I’ve grown disgusted with vampire movies over the past few years. Now that the simpering Gap models of “Twilight” have taken over, with their finicky diets and childish crushes, I’m about ready to put a stake in the heart of the entire genre. Bela Lugosi must be rolling in his crypt right now. Assuming he’s still in it.
And yet, I come to praise a recent vampire movie that also blends romance and horror. Unlike “Twilight,” it succeeds. It’s moving, it’s horrifying and it’s somehow believable. “Let the Right One In,” a Swedish film released last year, is the most engrossing movie I’ve seen in many months — and that includes quite a few that didn’t involve the undead.
Briefly, it’s set in 1982 Stockholm, where the misfit boy Oskar has become the target of bullies. You can see why: He’s a pale, sensitive lad who seems barely strong enough to lift his own limbs. He goes out at night to role-play some revenge, jamming his little knife into a tree and reciting the litany of insults his tormentors have just inflicted on him. When he turns around, there’s a girl watching him from the jungle jim. It’s snowy out, and bitter cold, but she’s not wearing a coat. More importantly, she doesn’t seem to need one.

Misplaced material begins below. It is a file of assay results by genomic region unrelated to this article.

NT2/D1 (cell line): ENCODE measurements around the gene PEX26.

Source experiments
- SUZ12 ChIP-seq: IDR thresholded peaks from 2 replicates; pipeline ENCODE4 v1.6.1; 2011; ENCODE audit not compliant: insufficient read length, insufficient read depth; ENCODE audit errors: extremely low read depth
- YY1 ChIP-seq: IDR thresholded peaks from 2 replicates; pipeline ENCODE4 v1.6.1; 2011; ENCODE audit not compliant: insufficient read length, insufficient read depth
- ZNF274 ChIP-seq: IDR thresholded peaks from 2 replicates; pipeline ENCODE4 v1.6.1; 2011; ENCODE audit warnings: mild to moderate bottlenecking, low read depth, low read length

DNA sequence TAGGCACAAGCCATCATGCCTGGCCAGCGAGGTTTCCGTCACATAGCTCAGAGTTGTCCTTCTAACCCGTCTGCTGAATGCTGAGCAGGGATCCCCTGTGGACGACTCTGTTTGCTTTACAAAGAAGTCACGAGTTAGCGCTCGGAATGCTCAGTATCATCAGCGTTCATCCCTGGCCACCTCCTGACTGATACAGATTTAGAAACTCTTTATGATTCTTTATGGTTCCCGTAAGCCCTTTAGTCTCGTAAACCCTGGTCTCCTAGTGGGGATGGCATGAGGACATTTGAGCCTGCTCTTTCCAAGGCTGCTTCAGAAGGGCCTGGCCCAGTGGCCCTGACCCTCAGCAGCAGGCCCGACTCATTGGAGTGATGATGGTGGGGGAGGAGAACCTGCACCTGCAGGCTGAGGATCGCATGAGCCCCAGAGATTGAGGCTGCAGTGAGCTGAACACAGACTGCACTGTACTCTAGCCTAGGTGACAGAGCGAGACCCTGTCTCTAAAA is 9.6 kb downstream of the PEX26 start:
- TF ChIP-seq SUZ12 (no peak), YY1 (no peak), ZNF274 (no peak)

Oskar’s new friend is Eli, who turns out to be quite strong, quite a climber and quite adept at solving a Rubik’s cube. On the downside, she can’t stand daylight and can’t enter a dwelling without being invited. When her true nature begins to dawn on Oskar midway through the film, he asks if she’s very old. “I’m 12,” she says. “But I’ve been 12 for a long time.”
If the movie were only about vampire puppy love, it would get old a bit more quickly than Eli. But director Tomas Alfredson creates a cold, dark Stockholm where despair and foreboding seem to haunt every shadow. And Eli isn’t one of those vampire vegetarians, like the dopey Edward Cullen in “Twilight.” She needs to feed, and it isn’t pretty. That’s another thing I like about this movie: It remains true to the conventions of genre even while giving its vampire some sympathetic qualities.
Even if you don’t like vampire movies, you might like this one. It’s subtitled, but that doesn’t matter, right? Dave Bob says check it out.